“Every other day” Jennifer Lynn Barnes

2012. Egmont. 329 pp.

EveryOtherDayKali has a very strange life. For 24 hours she is a normal high school girl, without any friends, with a father who barely acknowledges her existence, and with tiny memories of a mother who disappeared when she was 3 years old. That life disappears in the next 24 hours when she becomes an invincible hunter, killing zombies, hellhounds and other creatures of the night and instantly healing from any wound or broken body part.

This strange half life has been hers to bear alone since the age of twelve and, having never dared let anyone in on her secret double life, Kali has no idea why she is cursed with this kind of existence.

One day Kali meets Skylar, the school outcast, who draws her out of her morbid thoughts and makes her laugh. Kali thinks she could finally have a semblance of a normal life, but everything changes when she finds an ouroboros symbol on Bethany, the head cheerleader’s, back. Everyone knows an ouroboros symbol means a blood sucking chupacabra has resided in that person and they will soon die.

Kali is trained to protect humans from predators, so she does the first thing she can think of – she entices the chupacabra into her own body. Once it does it is only a matter of time before Kali, Skylar and Bethany find themselves in the midst of a  frantic race against the clock to rid Kali of the chupacabra before her 24 hours lapse and she becomes a helpless, and dead, human.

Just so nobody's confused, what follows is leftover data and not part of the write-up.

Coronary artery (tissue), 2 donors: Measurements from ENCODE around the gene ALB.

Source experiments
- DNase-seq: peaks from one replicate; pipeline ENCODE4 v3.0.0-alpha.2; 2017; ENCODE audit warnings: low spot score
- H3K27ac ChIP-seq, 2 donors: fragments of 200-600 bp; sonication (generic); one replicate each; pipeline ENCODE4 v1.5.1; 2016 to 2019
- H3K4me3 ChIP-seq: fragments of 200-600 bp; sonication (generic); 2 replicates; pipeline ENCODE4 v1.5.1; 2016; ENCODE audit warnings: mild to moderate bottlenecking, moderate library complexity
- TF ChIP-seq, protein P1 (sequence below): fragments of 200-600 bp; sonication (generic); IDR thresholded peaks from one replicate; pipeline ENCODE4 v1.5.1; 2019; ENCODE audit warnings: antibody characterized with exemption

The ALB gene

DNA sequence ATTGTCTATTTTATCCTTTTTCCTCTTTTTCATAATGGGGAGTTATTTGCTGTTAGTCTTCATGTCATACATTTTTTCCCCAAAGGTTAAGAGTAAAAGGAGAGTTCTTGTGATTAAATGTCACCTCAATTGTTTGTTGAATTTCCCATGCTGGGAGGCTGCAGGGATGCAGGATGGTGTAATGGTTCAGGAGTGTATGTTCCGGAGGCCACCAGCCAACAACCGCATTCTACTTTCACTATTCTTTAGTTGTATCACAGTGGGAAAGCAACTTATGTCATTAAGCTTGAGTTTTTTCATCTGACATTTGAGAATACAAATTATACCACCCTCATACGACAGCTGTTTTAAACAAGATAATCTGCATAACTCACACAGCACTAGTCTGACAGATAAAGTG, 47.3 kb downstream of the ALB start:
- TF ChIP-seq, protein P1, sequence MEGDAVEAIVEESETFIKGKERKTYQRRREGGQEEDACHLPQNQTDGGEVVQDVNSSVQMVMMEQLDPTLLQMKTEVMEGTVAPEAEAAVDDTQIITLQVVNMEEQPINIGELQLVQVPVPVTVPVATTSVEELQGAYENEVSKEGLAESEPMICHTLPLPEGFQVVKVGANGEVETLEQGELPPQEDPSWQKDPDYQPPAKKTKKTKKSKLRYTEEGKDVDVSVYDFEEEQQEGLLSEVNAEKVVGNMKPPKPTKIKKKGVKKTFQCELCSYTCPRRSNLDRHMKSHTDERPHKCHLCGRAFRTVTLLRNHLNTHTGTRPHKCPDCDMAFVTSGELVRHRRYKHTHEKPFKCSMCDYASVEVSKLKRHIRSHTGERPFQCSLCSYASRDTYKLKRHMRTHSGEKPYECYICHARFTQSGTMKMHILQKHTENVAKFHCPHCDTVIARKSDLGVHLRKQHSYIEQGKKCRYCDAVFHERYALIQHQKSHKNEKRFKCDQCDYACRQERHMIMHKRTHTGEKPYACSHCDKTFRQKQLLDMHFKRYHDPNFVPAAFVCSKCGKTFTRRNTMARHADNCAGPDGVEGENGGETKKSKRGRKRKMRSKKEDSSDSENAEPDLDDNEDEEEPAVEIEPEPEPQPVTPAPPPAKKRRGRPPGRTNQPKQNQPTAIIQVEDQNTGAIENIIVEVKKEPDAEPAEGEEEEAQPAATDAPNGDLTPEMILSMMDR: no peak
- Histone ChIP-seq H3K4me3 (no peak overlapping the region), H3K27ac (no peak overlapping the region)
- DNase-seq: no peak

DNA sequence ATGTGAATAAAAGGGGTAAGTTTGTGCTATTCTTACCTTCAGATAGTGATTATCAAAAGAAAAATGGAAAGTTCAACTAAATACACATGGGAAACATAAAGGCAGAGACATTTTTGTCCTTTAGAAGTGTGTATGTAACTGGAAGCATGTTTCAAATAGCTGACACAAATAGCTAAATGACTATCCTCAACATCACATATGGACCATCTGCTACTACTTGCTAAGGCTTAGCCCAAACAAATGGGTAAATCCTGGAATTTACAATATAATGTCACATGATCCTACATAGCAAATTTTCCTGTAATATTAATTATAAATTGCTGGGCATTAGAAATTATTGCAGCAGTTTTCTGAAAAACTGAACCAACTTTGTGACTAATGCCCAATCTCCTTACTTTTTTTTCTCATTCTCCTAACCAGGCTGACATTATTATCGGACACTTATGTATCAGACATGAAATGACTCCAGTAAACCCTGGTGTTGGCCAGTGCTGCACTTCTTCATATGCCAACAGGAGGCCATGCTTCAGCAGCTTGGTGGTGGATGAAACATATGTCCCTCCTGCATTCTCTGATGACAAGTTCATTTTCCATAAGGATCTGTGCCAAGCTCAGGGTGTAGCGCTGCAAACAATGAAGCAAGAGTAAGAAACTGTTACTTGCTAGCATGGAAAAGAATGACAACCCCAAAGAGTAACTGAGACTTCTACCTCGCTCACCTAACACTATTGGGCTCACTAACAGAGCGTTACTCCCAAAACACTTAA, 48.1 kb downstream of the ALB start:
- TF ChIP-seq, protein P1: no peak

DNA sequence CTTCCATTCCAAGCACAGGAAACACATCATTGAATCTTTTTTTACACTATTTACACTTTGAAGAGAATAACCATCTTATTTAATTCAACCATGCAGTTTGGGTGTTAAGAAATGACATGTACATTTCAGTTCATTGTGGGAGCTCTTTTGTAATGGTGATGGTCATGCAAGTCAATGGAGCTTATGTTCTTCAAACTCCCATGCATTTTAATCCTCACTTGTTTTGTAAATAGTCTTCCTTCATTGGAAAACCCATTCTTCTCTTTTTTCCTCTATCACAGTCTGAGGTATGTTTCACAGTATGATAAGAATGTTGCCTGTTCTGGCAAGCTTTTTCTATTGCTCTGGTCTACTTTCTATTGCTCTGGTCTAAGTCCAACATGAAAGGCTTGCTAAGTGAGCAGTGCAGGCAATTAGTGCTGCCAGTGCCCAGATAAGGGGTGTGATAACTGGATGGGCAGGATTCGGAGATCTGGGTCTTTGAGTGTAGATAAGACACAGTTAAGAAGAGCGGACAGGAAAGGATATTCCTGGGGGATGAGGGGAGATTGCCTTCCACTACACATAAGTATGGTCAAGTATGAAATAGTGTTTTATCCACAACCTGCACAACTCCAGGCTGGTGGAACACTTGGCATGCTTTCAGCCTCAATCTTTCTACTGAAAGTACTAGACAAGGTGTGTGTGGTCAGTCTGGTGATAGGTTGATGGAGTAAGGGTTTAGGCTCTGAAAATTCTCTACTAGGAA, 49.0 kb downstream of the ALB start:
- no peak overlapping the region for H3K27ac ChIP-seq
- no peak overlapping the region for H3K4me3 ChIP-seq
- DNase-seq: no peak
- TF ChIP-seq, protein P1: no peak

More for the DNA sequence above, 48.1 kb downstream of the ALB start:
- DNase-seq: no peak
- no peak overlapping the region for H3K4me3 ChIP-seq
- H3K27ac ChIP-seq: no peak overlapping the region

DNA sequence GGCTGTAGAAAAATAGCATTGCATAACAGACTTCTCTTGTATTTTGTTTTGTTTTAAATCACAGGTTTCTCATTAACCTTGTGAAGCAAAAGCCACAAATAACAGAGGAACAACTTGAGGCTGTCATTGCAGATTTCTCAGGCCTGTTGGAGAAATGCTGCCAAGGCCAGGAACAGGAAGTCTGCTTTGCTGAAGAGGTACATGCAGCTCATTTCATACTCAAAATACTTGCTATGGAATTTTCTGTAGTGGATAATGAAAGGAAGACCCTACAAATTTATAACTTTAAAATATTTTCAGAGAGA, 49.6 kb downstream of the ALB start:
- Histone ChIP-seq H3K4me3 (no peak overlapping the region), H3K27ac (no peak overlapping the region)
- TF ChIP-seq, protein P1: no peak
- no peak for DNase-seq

It was very, very difficult for me to suspend my disbelief to make it through “Every other day.” Barnes went overboard to include all types of paranormal, nightmarish and mythological creatures in it, and worked overtime to make her 12-16 year old readers believe these creatures are all normal and acceptable parts of Kali’s society. In addition to finding it too fantastical, I also didn’t like the way it ended. Even though it’s not supposed to be part of a series, I have a feeling Barnes is angling for it to become one.

Thus, I will leave it up to you to decide whether you want to Read It or Not.


“Half Lives” Sara Grant

ARC (Advance Reading Copy). Published July 9, 2013. Little, Brown and Company. 392 pp. Includes “Author’s Note.”

HalfLives17-year-old Icie’s parents worked for the government, and had advance knowledge of a terrorist threat to unleash a deadly virus on the world. They make plans to send Icie to a nuclear waste bunker in Vegas so she can survive. Unfortunately her parents are arrested, so Icie is left on her own. On the plane she meets Marissa, a perky cheerleader, who becomes her sole companion. As they trudge through the desert they find Tate, a young boy who wants to be a rock star but was abandoned and left for dead. Finally, they meet Chaske a very handsome Native American teen who has deep secrets he won’t divulge. They seal themselves inside the bunker to avoid contamination…